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Type B videotape

From Wikipedia, the free encyclopedia

Type B Videotape
Open reel tape, Type B.jpg
Type B videotape, one hour reel
Media typeMagnetic Tape
EncodingNTSC, PAL, SECAM
CapacityUp to 2 hours (120 Min.)
Read mechanismHelical scan
Write mechanismHelical scan
StandardInterlaced video
Developed byBosch Fernseh
Dimensions1 Inch reel to reel
UsageVideo production

1 inch type B VTR (designated Type B by SMPTE) is a reel-to-reel analog recording video tape format developed by the Bosch Fernseh division of Bosch in Germany in 1976. The magnetic tape format became the broadcasting standard in continental Europe, but adoption was limited in the United States and United Kingdom, where the Type C videotape VTR met with greater success.[1][2][3][4]

Details

The tape speed allowed 96 minutes on a large reel (later 120 minutes), and used 2 record/playback (R/P) heads on the drum rotating at 9000 RPM with a 190 degree wrap around a very small head drum, recording 52 video lines per head segment. A single video frame was recorded across 6 tracks in the tape. The format only allowed for play, rewind and fast foward.[5] Video is recorded on an FM signal with a bandwidth of 5.5 MHz. Three longitudinal audio tracks are recorded on the tape as well: two audio and one Linear timecode (LTC) track.[6][7][8] BCN 50 VTRs were used at the 1980 Summer Olympics in Moscow.[9]

The format required an optional, and costly, digital framestore in addition to the normal analog timebase corrector to do any "trick-play" operations, such as slow motion/variable-speed playback, frame step play, and visible shuttle functions. This was because, unlike 1 inch type C which recorded one field per helical scan track on the tape, Type B segmented each field to 5 or 6 tracks per field according to whether it was a 525 (NTSC) or 625 (PAL) line machine.[10]

The picture quality was excellent, and standard R/P machines, digital frame store machines, reel-to-reel portables, random access cart machines (for playback of short-form video material such as television commercials), and portable cart versions were marketed.[11][12]

Echo Science Corporation, a United States company, made units like a BCN 1 for the U.S. military for a short time in the 1970s. Echo Science models were Pilot 1, Echo 460, Pilot 260.[13][14][15]

Type B video Scanner Head
Type B video Scanner Head
Type B VTR, BCN 20 Tape Desk and video Scanner
Type B VTR, BCN 20 Tape Desk and video Scanner

Models introduced

  • BCR (BCR 40, BCR 50 and BCR 60)was a pre BCN VTR, made with Philips, the large scanner made it not useful,[16]
  • BCN40 (1976, record unit with no TBC playback)[17]
  • BCN50 (1976, recorder with TBC playback)[18]
  • BCN20 (1976, one hour, portable with no TBC playback)[19]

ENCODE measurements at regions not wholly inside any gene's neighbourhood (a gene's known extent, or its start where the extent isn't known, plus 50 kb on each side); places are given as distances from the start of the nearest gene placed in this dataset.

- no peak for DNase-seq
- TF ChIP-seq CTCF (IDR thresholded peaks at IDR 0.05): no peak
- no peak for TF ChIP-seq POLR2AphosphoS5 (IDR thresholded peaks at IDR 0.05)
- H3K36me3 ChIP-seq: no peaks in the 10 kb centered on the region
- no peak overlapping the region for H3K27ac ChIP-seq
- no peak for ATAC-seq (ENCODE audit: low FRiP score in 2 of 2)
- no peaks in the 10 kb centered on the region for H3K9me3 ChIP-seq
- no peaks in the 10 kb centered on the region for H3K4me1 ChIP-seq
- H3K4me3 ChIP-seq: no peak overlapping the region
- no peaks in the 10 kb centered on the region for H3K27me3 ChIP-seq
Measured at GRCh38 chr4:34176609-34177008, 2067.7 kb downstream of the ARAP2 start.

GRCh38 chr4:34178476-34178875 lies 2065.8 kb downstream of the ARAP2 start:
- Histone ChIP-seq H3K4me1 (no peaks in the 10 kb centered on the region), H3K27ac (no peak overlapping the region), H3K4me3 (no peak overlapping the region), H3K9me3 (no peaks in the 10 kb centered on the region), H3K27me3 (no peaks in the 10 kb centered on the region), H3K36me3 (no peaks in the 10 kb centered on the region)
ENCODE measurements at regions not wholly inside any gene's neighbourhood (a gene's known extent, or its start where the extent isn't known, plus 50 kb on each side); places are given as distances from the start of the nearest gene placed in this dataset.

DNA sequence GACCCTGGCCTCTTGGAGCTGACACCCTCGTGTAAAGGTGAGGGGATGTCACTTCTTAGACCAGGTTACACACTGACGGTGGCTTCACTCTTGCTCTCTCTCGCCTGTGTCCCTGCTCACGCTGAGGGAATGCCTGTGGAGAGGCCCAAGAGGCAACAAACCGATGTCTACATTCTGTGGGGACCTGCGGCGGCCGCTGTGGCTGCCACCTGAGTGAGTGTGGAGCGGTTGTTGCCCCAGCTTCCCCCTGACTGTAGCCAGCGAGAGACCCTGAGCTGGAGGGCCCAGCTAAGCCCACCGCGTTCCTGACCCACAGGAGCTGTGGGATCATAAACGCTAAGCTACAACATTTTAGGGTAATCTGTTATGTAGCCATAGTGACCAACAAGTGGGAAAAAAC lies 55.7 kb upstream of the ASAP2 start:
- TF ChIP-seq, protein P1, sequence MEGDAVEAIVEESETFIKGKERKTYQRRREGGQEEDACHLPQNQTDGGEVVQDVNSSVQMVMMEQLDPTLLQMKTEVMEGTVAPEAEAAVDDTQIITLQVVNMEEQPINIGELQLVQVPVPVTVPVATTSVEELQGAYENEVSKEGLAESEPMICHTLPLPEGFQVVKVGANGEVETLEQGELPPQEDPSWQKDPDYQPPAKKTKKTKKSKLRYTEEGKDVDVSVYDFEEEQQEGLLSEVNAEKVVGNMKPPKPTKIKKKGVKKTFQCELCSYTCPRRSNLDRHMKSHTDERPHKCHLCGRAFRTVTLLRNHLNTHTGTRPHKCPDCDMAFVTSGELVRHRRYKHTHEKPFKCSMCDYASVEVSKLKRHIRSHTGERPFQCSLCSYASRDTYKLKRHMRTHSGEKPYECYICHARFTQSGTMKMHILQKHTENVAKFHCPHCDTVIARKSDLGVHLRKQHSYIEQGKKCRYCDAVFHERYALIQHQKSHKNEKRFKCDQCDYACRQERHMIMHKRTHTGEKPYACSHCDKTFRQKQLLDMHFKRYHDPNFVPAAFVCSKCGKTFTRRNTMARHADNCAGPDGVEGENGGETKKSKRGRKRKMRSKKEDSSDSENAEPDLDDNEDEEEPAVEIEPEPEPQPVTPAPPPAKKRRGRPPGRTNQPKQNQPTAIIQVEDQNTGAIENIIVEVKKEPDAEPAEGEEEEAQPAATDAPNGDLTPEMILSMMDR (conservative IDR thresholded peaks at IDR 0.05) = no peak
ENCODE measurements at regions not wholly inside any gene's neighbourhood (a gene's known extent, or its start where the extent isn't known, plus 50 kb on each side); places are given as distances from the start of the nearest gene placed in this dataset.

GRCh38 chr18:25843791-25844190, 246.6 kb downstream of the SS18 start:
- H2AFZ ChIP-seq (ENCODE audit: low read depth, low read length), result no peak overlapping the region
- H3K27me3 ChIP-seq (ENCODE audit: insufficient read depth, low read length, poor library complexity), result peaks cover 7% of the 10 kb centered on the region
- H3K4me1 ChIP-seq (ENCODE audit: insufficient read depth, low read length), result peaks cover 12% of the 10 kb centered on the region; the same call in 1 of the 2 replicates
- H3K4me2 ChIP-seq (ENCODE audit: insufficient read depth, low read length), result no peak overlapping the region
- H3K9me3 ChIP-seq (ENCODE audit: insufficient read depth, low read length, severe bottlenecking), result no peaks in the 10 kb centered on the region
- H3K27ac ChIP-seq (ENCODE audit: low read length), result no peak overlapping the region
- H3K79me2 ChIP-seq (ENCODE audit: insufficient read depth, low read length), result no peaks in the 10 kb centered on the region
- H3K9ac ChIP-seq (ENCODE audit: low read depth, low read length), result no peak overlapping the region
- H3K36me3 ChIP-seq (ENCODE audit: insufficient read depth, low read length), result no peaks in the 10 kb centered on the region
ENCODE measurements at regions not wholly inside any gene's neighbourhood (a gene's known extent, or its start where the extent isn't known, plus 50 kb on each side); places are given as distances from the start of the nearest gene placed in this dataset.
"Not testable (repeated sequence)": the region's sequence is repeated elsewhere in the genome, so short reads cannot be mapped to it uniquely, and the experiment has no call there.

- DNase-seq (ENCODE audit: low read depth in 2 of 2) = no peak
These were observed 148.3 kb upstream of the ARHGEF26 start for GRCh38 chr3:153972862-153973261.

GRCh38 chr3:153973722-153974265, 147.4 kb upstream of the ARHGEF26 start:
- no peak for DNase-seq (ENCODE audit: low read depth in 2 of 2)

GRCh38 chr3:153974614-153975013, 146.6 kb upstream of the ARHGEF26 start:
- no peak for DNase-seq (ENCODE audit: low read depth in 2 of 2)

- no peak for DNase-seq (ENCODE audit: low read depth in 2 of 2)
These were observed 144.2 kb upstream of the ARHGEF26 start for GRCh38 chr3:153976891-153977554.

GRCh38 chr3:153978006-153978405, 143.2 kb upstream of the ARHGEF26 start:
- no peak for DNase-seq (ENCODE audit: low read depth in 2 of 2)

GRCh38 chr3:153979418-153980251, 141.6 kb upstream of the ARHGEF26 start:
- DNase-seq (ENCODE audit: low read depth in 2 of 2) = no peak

• BCWQ ("L" Unit for BCN20/21, added TBC playback to the portable units)
  • Effects control option for digital framestore, for freeze frame, quad split and mirror effects (early digital Special effects).
  • BNC51 (recorder with TBC playback, optional Slow motion and visible shuttle)
  • BCN5 (26½ pound, portable cart recorder, 40 min.)[20][21][22]
  • BCN100 (random access 32 multicassette machine, up to 16 hours rec/playback-20 min per tape) Each unit had 3 tape desks with a 21 sec load time each cart. For on air playback and 3 deck editing system[23][24]
  • BCN52 (recorder with Digital TBC playback, with slow motion & visible shuttle)
  • BCN21 (lightweight reel to reel portable with no TBC playback, first Composite material VTR)[25][26]
  • BCN53 (recorder with Digital TBC playback, with slow motion & visible shuttle)[27][28]
  • HR-400 : RCA also sold the BCN50 as an HR-400.[29]

Special BCN units

  • Ruxton Video in Burbank (1970–1980s) used modified BCNs for 24 Frame playback to TVs used on movie studio sets. Thus the TVs had no flicker when seen on film, due to the film-compatible frame rate. Bill Hogan of Ruxton Ltd received in 1981 an Academy Award for Technical Achievement for his 24frame TV work.[30][31]
  • Image Transform in Universal City, co-founded by Ken Holland, in 1970,[32] used specially modified BCNs to record 24-frame video also, but for their "Image Vision" system. The BCN would record and play back 24-frame video at 10 MHz bandwidth, with twice the standard 525-line NTSC resolution. To record this the headwheel and capstan ran at twice normal speed. Modified 24 frame/s 10 MHz Bosch Fernseh KCK-40 professional video cameras were used on the set. This was a custom pre-HDTV video system. This Image Vision recording could then be recorded to film on a modified 3M Electron Beam film recorder (EBR). Image Transform had modified other gear for this process. At its peak, this system was used to make "Monty Python Live at the Hollywood Bowl" in 1982.[33] This was the first major use of early electronic cinema technology (using wideband high-resolution analog video technology, predating IT-based DI (digital intermediate) post production for film nowadays) using a film recorder for Film out. Electronovision was also a pre-process like Image Vision. Merlin Engineering also worked on the BCN's wide bandwidth, 10 MHz, BCN modification.[34][35]
  • Bell and Howell (later Rank Video Services) used special BCNs for mass VHS duplication. These specially-modified BCN VTRs could play back movies at two times the normal speed. In addition, the sync signals were also were at two times speed as well. For proper playback, the headwheel and capstan also ran at twice normal speed. Specially modified VHS recorders could record this video. In doing this, the duplication plant could output twice the product than normal videocassette duplicating systems.[36][37][38]